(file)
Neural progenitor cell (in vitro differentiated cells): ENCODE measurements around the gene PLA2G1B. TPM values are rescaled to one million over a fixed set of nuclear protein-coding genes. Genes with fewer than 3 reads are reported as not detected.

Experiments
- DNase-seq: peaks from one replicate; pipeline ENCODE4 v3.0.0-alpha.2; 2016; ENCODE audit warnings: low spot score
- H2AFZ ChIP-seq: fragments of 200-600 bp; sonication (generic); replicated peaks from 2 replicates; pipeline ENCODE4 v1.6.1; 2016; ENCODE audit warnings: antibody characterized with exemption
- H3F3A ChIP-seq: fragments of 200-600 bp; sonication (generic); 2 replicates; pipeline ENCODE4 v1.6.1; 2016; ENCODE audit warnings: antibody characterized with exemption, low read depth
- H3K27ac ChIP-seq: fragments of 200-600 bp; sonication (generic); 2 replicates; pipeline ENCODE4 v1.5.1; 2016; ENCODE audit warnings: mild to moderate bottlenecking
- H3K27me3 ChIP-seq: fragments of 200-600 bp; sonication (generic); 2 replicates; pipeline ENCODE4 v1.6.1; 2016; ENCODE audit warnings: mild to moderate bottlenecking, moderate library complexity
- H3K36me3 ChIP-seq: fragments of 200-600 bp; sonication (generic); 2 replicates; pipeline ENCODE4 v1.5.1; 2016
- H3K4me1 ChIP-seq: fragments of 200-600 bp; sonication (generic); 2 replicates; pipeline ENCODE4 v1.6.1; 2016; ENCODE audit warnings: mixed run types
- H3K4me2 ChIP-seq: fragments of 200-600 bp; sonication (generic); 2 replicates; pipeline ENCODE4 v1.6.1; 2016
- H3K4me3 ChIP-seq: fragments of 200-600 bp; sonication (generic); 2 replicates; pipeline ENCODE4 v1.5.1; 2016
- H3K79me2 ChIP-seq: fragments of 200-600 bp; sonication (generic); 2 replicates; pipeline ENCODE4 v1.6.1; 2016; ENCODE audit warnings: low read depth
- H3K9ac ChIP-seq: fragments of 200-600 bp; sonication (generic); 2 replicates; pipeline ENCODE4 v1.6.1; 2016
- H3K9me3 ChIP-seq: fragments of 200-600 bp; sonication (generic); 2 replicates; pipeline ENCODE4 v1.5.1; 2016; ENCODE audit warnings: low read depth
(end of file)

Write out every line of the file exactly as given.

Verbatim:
Neural progenitor cell (in vitro differentiated cells): ENCODE measurements around the gene PLA2G1B. TPM values are rescaled to one million over a fixed set of nuclear protein-coding genes. Genes with fewer than 3 reads are reported as not detected.

Experiments
- DNase-seq: peaks from one replicate; pipeline ENCODE4 v3.0.0-alpha.2; 2016; ENCODE audit warnings: low spot score
- H2AFZ ChIP-seq: fragments of 200-600 bp; sonication (generic); replicated peaks from 2 replicates; pipeline ENCODE4 v1.6.1; 2016; ENCODE audit warnings: antibody characterized with exemption
- H3F3A ChIP-seq: fragments of 200-600 bp; sonication (generic); 2 replicates; pipeline ENCODE4 v1.6.1; 2016; ENCODE audit warnings: antibody characterized with exemption, low read depth
- H3K27ac ChIP-seq: fragments of 200-600 bp; sonication (generic); 2 replicates; pipeline ENCODE4 v1.5.1; 2016; ENCODE audit warnings: mild to moderate bottlenecking
- H3K27me3 ChIP-seq: fragments of 200-600 bp; sonication (generic); 2 replicates; pipeline ENCODE4 v1.6.1; 2016; ENCODE audit warnings: mild to moderate bottlenecking, moderate library complexity
- H3K36me3 ChIP-seq: fragments of 200-600 bp; sonication (generic); 2 replicates; pipeline ENCODE4 v1.5.1; 2016
- H3K4me1 ChIP-seq: fragments of 200-600 bp; sonication (generic); 2 replicates; pipeline ENCODE4 v1.6.1; 2016; ENCODE audit warnings: mixed run types
- H3K4me2 ChIP-seq: fragments of 200-600 bp; sonication (generic); 2 replicates; pipeline ENCODE4 v1.6.1; 2016
- H3K4me3 ChIP-seq: fragments of 200-600 bp; sonication (generic); 2 replicates; pipeline ENCODE4 v1.5.1; 2016
- H3K79me2 ChIP-seq: fragments of 200-600 bp; sonication (generic); 2 replicates; pipeline ENCODE4 v1.6.1; 2016; ENCODE audit warnings: low read depth
- H3K9ac ChIP-seq: fragments of 200-600 bp; sonication (generic); 2 replicates; pipeline ENCODE4 v1.6.1; 2016
- H3K9me3 ChIP-seq: fragments of 200-600 bp; sonication (generic); 2 replicates; pipeline ENCODE4 v1.5.1; 2016; ENCODE audit warnings: low read depth